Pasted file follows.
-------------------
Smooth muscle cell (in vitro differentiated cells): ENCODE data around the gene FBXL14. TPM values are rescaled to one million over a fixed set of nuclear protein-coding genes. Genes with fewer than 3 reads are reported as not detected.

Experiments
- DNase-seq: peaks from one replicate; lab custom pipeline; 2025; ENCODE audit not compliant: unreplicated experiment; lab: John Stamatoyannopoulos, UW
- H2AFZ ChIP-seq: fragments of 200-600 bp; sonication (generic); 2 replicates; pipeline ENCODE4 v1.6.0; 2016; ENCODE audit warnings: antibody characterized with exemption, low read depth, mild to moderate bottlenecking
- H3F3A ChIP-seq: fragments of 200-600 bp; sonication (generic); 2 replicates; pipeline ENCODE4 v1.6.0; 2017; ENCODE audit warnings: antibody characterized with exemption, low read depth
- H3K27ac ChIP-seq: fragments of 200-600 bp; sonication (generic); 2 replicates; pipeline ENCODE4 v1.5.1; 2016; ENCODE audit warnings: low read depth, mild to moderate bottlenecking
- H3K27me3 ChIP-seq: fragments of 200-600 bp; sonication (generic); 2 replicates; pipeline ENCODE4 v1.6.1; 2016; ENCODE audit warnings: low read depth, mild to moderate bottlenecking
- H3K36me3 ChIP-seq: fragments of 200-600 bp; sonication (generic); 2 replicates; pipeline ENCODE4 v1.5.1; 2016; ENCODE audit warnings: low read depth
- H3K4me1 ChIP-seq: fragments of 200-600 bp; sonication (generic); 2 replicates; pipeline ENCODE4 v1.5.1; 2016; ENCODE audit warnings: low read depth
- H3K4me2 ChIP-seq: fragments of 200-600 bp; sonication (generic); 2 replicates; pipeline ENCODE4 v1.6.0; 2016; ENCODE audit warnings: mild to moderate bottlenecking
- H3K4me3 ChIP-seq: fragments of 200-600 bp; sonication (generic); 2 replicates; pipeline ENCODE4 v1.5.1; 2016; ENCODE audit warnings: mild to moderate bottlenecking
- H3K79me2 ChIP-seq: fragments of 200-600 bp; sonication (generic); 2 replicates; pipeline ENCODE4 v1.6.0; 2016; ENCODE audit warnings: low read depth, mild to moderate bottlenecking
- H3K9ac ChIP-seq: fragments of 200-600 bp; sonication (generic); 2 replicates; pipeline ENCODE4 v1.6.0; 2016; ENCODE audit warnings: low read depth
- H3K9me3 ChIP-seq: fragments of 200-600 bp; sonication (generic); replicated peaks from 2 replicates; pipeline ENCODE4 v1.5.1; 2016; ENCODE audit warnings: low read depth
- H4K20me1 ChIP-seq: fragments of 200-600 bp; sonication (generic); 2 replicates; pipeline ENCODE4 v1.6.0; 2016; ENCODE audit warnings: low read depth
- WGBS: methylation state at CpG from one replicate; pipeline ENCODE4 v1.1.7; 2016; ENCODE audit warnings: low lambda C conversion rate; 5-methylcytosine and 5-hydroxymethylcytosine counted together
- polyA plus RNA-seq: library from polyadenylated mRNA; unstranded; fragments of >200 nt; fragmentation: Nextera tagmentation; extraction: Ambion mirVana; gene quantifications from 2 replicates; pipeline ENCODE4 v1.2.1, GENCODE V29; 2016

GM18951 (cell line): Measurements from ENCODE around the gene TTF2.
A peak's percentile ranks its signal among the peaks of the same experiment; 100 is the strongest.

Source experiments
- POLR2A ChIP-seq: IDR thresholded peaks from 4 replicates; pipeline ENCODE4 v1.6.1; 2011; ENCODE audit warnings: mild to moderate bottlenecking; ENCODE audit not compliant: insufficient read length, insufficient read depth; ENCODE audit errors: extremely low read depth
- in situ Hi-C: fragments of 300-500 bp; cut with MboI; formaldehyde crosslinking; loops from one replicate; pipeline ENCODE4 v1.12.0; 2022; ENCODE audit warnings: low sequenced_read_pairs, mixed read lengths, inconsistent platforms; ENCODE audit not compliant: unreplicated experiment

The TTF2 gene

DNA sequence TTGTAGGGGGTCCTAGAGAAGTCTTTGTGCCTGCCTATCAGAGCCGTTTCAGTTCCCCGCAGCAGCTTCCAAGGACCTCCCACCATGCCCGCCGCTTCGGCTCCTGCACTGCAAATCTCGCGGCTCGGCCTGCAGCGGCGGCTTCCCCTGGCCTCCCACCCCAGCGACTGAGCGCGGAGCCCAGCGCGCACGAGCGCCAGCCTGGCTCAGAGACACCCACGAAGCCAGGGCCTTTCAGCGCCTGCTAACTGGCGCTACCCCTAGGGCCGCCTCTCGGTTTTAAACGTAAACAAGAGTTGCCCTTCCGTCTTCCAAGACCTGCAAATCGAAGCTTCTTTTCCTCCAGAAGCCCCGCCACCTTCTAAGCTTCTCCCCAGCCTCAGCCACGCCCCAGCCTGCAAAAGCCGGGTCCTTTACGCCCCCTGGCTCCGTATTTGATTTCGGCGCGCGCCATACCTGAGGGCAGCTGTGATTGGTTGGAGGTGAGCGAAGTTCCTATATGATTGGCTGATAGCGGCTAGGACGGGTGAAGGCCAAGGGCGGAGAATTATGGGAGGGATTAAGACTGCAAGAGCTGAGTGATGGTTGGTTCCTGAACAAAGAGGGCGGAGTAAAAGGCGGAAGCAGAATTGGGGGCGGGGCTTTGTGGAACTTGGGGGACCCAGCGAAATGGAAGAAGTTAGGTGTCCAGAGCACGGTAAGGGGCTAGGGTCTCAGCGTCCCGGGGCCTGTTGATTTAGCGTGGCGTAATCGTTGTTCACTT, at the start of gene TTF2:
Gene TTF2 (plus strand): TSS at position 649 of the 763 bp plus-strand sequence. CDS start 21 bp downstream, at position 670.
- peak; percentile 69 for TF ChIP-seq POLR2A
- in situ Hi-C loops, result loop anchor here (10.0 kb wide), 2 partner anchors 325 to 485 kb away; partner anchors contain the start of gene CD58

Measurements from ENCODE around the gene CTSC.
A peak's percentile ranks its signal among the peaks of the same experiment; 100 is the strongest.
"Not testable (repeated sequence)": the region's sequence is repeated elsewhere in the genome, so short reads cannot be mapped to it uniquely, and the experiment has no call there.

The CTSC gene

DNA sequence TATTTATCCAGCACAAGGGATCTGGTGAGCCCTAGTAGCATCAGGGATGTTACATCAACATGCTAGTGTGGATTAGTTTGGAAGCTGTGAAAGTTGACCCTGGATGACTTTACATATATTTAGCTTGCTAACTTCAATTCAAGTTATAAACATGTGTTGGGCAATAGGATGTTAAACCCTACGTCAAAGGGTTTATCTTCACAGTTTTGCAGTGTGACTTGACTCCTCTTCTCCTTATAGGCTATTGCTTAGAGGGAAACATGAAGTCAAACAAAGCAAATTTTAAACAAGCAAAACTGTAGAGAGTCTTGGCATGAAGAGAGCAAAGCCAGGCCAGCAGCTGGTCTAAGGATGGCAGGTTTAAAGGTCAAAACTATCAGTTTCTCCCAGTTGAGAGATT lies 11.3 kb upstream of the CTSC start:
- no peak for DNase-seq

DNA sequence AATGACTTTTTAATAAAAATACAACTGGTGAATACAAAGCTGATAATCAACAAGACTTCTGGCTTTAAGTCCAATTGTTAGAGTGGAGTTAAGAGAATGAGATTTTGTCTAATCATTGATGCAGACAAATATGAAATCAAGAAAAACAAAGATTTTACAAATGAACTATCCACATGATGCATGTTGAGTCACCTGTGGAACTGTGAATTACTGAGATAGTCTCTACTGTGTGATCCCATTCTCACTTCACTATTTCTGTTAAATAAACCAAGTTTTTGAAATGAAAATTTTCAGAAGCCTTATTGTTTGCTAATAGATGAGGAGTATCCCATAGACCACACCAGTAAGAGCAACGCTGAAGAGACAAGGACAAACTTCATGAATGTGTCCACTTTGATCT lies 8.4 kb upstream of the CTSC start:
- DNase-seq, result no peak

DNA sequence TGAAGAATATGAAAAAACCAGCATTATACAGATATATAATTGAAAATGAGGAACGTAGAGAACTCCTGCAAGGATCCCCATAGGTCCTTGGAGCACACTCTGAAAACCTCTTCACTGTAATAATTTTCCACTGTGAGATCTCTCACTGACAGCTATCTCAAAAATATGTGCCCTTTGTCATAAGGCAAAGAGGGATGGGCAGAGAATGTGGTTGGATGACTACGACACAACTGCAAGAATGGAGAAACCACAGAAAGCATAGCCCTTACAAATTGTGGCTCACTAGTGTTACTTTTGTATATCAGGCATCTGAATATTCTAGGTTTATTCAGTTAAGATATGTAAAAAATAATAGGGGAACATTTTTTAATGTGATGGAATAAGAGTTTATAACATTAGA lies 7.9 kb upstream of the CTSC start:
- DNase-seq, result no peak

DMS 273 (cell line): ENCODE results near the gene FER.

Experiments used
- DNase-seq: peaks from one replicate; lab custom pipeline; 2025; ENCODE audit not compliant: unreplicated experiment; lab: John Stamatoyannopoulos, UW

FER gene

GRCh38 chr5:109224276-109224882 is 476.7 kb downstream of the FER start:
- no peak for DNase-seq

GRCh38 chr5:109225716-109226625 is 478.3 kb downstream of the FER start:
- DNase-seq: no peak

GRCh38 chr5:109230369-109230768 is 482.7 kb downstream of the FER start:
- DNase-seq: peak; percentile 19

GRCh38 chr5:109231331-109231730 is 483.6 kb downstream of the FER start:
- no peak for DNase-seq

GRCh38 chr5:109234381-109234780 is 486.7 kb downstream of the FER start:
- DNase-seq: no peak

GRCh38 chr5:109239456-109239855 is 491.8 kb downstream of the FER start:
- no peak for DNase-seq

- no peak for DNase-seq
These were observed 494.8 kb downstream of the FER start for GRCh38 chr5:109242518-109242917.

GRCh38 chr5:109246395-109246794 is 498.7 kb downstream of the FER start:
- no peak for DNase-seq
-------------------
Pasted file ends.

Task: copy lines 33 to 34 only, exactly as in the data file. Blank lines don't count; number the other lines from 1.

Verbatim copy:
- no peak for DNase-seq

DNA sequence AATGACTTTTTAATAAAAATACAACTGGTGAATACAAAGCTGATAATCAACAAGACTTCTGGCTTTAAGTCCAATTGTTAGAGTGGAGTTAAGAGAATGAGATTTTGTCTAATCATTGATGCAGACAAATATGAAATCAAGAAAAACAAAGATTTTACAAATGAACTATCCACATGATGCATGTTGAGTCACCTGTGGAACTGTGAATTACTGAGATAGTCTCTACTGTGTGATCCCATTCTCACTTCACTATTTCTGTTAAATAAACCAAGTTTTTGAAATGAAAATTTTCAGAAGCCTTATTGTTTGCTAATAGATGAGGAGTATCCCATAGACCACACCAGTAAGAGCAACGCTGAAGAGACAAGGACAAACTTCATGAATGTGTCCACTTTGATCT lies 8.4 kb upstream of the CTSC start: